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How to stop a Timer after it's run more than once?

 
Caly LeeAnn
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Hi,

I create a Timer object timer and instantiate it in the init() method in myServlet class.

And there is a stopSampling() method and a startSampling() method to stop and start the timer respectively.

My question is if I stop timer and start timer in turns, then they both work well. But if I start the timer tiwce (call the startSampling() method twice), then call the stopSampling() method, the timer isn't stopped. How can I stop the timer?




public class myServlet extends HttpServlet {

private static Timer timer = null;
:
:

public final void init(final ServletConfig sConfig) throws ServletException {
:
timer = new Timer();
sampling();
:
}

private void stopSampling() {
timer.cancel();
}

private void startSampling() {
timer = new Timer();
sampling();
}

private boolean sampling() {
boolean result = true;

final int delay = 1000;
final int peroid = 5000;

try {
timer.scheduleAtFixedRate( new TimerTask() {
public void run() { samplePattern1();}
}, delay, peroid);

} catch (Exception e) {
result = false;
e.printStackTrace();
} finally {
return result;
} // try
} // sampling

:
:
}
 
Tom Blough
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You are creating a new TimerTask each time. Either re-use your timer task, or add code to start the timer only if it is not already running.

Cheers,
 
Caly LeeAnn
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When timer.cancel() is called, all the scheduled tasks associated to the timer will be discarded.
Any attempting to use the timer or the TimerTask object will cause an IllegalStateException to be thrown.

So I instantiate a TimerTask and the timer to avoid that. Any way to check the status of the timer and the TimerTask object?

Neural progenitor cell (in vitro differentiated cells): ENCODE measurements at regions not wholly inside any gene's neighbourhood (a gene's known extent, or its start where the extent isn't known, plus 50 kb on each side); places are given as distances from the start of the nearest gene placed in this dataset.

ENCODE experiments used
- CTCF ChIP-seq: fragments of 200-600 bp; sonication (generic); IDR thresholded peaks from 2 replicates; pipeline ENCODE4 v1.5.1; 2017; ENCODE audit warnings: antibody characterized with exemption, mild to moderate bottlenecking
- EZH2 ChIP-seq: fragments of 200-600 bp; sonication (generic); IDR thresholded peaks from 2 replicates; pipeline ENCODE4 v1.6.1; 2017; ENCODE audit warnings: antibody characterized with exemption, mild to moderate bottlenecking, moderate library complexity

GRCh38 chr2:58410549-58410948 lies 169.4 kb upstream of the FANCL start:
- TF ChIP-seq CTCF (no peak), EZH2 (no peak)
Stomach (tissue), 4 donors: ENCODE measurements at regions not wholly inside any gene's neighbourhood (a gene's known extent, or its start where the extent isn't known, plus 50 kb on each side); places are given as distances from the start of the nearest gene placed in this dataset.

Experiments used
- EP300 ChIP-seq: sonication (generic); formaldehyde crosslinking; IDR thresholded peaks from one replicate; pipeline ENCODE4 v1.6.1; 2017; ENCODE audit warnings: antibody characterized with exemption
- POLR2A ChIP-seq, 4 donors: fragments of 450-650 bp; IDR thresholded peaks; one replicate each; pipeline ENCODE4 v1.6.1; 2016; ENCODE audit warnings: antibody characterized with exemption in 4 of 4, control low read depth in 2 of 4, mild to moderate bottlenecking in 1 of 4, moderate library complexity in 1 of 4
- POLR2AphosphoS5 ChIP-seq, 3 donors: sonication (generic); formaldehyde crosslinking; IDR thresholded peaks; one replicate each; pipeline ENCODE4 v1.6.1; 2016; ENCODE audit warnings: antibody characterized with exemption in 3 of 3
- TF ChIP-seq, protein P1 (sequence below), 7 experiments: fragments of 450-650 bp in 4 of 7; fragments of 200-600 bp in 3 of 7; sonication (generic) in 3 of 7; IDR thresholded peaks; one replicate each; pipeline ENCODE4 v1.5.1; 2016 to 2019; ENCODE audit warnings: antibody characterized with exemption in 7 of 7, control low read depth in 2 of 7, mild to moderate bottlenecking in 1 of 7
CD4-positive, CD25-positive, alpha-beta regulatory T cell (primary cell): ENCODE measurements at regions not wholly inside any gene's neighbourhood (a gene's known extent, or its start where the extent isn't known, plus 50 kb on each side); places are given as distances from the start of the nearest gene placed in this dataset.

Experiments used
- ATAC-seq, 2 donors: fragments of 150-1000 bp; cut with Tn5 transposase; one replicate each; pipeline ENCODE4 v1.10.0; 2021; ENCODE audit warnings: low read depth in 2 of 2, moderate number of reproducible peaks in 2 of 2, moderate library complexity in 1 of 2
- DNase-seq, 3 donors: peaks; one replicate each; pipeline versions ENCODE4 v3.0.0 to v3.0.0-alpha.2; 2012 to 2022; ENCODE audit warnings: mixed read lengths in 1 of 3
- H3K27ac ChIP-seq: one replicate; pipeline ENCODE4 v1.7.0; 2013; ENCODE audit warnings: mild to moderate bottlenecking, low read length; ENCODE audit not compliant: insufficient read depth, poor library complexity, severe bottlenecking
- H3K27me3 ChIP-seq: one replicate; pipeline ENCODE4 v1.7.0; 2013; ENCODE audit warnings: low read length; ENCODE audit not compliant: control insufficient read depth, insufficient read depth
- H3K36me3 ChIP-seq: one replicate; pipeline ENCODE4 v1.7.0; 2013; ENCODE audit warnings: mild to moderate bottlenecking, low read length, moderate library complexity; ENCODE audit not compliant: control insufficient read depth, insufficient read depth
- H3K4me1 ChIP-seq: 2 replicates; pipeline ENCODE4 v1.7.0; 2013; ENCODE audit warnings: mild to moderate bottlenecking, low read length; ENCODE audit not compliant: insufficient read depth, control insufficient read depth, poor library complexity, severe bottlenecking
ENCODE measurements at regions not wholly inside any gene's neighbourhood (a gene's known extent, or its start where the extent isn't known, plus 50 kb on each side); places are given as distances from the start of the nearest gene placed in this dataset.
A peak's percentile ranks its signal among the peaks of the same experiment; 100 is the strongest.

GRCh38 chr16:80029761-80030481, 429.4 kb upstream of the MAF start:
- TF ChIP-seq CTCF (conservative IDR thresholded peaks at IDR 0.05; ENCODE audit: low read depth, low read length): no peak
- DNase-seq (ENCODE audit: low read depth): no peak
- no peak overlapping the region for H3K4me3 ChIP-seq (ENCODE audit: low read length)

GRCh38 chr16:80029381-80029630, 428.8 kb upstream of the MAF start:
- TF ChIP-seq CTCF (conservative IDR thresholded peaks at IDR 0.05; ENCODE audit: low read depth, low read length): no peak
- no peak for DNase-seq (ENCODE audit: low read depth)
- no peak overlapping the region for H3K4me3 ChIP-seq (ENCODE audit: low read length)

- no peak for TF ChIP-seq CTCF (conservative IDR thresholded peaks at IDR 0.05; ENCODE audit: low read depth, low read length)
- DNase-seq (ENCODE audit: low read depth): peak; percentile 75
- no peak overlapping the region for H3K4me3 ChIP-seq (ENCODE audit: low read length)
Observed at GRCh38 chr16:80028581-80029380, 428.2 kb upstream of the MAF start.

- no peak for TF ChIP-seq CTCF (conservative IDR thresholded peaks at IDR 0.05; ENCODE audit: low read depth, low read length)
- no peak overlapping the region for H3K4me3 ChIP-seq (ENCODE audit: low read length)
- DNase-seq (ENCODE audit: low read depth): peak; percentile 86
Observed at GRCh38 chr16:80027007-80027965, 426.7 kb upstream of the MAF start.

The problem remains unsolved.
 
Ken Blair
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First of all, creating a new Timer is completely unnecessary. You should reuse your Timer and create a new TimerTask instead. Likewise, you should cancel your TimerTask rather than cancelling your Timer. The second issue depends on your requirements:

1. Should it support concurrent sampling? In other words, if more than one call is made to startSampling() prior to a call to stopSampling() should more than one sampling task be started, or should duplicate calls to startSampling() be ignored if it is already sampling?

2. If concurrent sampling is necessary, should it behave in a FIFO or FILO manner? Meaning, should the first task started be the first task stopped, or should the most recent task started be the first task stopped?

If the answer to 1 is no, then you just need a simple flag that you set when sampling is started. Future calls will check this flag and only start sampling if you aren't already. Likewise, when sampling is stopped the flag is reverted and will only attempt to stop sampling if it hasn't stopped already. In this scenario, you can simply create a new TimerTask everytime you start sampling and stop on that TimerTask.

If the answer to 1 is yes, then you will need to keep a collection of tasks started. Each call to start sampling will create a new task and add it to the collection. Each call to stop sampling will pull the first task off the collection and stop it.

One task only:


Multiple with FIFO:


Multiple with FILO would be identical but with an ArrayList and remove() rather than removeFirst().
 
Caly LeeAnn
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Thanks alot Ken. It works perfectly fine now.
 
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